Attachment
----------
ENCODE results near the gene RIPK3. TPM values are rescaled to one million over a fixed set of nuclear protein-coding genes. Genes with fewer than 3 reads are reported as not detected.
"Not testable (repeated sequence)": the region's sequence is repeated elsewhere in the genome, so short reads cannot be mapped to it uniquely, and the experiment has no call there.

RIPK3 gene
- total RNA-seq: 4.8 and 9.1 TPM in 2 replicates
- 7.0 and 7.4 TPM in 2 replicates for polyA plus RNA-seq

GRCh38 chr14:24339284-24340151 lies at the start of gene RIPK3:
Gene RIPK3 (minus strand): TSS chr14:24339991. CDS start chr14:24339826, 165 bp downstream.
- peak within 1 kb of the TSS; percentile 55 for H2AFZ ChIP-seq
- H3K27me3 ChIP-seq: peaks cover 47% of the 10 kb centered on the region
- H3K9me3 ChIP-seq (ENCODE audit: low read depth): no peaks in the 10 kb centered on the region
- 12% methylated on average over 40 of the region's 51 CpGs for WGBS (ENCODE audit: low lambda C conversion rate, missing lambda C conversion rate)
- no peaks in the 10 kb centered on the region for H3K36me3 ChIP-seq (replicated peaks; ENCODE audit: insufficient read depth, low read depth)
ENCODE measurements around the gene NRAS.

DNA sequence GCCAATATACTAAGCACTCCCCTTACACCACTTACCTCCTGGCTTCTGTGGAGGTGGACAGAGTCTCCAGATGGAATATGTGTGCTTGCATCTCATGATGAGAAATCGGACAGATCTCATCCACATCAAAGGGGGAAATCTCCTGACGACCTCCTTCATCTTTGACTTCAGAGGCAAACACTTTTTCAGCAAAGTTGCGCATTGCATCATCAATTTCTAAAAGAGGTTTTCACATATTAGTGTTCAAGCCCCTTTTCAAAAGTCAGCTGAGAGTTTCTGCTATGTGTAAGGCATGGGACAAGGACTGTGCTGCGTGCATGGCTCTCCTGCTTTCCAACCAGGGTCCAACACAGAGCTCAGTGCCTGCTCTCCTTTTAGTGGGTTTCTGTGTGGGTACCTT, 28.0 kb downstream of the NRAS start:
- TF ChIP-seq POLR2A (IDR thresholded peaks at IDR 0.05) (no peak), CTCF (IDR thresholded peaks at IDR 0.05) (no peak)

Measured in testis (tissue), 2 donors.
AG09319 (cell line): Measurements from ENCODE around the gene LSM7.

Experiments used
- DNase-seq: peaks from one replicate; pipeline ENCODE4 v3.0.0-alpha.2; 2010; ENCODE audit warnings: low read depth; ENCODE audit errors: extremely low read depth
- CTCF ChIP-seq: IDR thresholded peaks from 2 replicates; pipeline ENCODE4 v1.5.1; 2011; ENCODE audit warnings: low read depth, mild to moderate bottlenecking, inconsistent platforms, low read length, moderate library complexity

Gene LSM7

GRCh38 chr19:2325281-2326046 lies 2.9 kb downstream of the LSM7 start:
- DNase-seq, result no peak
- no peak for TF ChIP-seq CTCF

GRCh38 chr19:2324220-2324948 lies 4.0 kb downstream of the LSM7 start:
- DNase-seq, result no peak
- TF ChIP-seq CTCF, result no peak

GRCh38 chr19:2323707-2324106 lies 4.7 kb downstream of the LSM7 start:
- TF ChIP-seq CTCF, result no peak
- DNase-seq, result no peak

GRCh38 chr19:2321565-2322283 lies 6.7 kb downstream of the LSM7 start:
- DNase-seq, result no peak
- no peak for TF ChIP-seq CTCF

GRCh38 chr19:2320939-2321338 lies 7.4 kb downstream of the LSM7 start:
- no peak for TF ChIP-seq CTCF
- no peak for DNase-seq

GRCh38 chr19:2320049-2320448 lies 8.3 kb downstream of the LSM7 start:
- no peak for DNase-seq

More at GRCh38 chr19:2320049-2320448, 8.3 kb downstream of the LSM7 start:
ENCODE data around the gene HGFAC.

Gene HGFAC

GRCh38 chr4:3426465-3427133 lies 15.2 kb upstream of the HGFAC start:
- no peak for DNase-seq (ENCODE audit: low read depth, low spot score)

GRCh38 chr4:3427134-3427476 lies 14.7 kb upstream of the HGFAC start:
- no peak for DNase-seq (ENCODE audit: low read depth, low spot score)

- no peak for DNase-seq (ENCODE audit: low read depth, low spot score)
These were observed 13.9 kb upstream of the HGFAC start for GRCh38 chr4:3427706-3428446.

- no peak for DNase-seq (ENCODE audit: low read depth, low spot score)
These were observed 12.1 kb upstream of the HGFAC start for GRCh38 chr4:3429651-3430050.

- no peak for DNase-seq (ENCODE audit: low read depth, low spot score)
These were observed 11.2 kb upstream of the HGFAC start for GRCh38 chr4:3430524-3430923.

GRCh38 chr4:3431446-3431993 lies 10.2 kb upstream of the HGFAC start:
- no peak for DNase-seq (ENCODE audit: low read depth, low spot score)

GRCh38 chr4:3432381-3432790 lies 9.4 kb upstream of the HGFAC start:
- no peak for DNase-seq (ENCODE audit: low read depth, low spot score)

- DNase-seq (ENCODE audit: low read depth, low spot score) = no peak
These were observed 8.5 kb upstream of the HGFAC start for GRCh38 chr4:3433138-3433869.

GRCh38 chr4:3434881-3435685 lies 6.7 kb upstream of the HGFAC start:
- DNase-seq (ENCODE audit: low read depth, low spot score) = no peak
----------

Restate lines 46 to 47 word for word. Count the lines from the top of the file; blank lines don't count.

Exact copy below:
- no peak for DNase-seq (ENCODE audit: low read depth, low spot score)
These were observed 13.9 kb upstream of the HGFAC start for GRCh38 chr4:3427706-3428446.